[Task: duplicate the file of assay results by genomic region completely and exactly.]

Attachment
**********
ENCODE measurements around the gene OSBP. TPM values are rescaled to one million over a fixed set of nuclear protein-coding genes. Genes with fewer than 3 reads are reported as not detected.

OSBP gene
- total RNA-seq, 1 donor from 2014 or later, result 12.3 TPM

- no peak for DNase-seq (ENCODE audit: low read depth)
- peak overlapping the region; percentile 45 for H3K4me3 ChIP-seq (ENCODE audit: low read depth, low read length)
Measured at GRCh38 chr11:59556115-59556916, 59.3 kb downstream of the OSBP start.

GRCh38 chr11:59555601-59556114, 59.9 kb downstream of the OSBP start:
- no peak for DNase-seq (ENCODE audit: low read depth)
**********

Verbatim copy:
ENCODE measurements around the gene OSBP. TPM values are rescaled to one million over a fixed set of nuclear protein-coding genes. Genes with fewer than 3 reads are reported as not detected.

OSBP gene
- total RNA-seq, 1 donor from 2014 or later, result 12.3 TPM

- no peak for DNase-seq (ENCODE audit: low read depth)
- peak overlapping the region; percentile 45 for H3K4me3 ChIP-seq (ENCODE audit: low read depth, low read length)
Measured at GRCh38 chr11:59556115-59556916, 59.3 kb downstream of the OSBP start.

GRCh38 chr11:59555601-59556114, 59.9 kb downstream of the OSBP start:
- no peak for DNase-seq (ENCODE audit: low read depth)